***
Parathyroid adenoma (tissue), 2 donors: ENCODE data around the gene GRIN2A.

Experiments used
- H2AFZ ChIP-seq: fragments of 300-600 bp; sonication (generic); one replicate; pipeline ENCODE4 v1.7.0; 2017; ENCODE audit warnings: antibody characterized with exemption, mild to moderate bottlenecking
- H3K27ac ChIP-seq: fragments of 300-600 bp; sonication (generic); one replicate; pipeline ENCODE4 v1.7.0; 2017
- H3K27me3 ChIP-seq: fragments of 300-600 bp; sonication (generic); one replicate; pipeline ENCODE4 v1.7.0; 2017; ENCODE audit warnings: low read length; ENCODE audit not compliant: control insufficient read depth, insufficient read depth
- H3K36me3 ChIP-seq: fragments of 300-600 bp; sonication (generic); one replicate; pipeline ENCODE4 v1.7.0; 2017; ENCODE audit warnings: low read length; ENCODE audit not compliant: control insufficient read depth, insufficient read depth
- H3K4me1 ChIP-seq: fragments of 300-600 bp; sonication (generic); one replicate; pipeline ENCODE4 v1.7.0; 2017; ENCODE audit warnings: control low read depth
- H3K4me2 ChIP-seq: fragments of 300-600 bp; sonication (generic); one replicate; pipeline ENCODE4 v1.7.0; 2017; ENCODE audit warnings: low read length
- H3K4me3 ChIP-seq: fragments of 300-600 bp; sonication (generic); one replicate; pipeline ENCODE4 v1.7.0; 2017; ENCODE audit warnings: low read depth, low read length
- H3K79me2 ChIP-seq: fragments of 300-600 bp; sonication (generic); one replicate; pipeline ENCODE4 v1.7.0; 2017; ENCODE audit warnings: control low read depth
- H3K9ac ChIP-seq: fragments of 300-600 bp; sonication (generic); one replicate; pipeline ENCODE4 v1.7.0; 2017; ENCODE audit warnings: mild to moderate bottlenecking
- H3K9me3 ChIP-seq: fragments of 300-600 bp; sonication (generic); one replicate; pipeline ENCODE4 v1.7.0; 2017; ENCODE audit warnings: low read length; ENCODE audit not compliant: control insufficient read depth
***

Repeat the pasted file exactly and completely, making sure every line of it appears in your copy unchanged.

Parathyroid adenoma (tissue), 2 donors: ENCODE data around the gene GRIN2A.

Experiments used
- H2AFZ ChIP-seq: fragments of 300-600 bp; sonication (generic); one replicate; pipeline ENCODE4 v1.7.0; 2017; ENCODE audit warnings: antibody characterized with exemption, mild to moderate bottlenecking
- H3K27ac ChIP-seq: fragments of 300-600 bp; sonication (generic); one replicate; pipeline ENCODE4 v1.7.0; 2017
- H3K27me3 ChIP-seq: fragments of 300-600 bp; sonication (generic); one replicate; pipeline ENCODE4 v1.7.0; 2017; ENCODE audit warnings: low read length; ENCODE audit not compliant: control insufficient read depth, insufficient read depth
- H3K36me3 ChIP-seq: fragments of 300-600 bp; sonication (generic); one replicate; pipeline ENCODE4 v1.7.0; 2017; ENCODE audit warnings: low read length; ENCODE audit not compliant: control insufficient read depth, insufficient read depth
- H3K4me1 ChIP-seq: fragments of 300-600 bp; sonication (generic); one replicate; pipeline ENCODE4 v1.7.0; 2017; ENCODE audit warnings: control low read depth
- H3K4me2 ChIP-seq: fragments of 300-600 bp; sonication (generic); one replicate; pipeline ENCODE4 v1.7.0; 2017; ENCODE audit warnings: low read length
- H3K4me3 ChIP-seq: fragments of 300-600 bp; sonication (generic); one replicate; pipeline ENCODE4 v1.7.0; 2017; ENCODE audit warnings: low read depth, low read length
- H3K79me2 ChIP-seq: fragments of 300-600 bp; sonication (generic); one replicate; pipeline ENCODE4 v1.7.0; 2017; ENCODE audit warnings: control low read depth
- H3K9ac ChIP-seq: fragments of 300-600 bp; sonication (generic); one replicate; pipeline ENCODE4 v1.7.0; 2017; ENCODE audit warnings: mild to moderate bottlenecking
- H3K9me3 ChIP-seq: fragments of 300-600 bp; sonication (generic); one replicate; pipeline ENCODE4 v1.7.0; 2017; ENCODE audit warnings: low read length; ENCODE audit not compliant: control insufficient read depth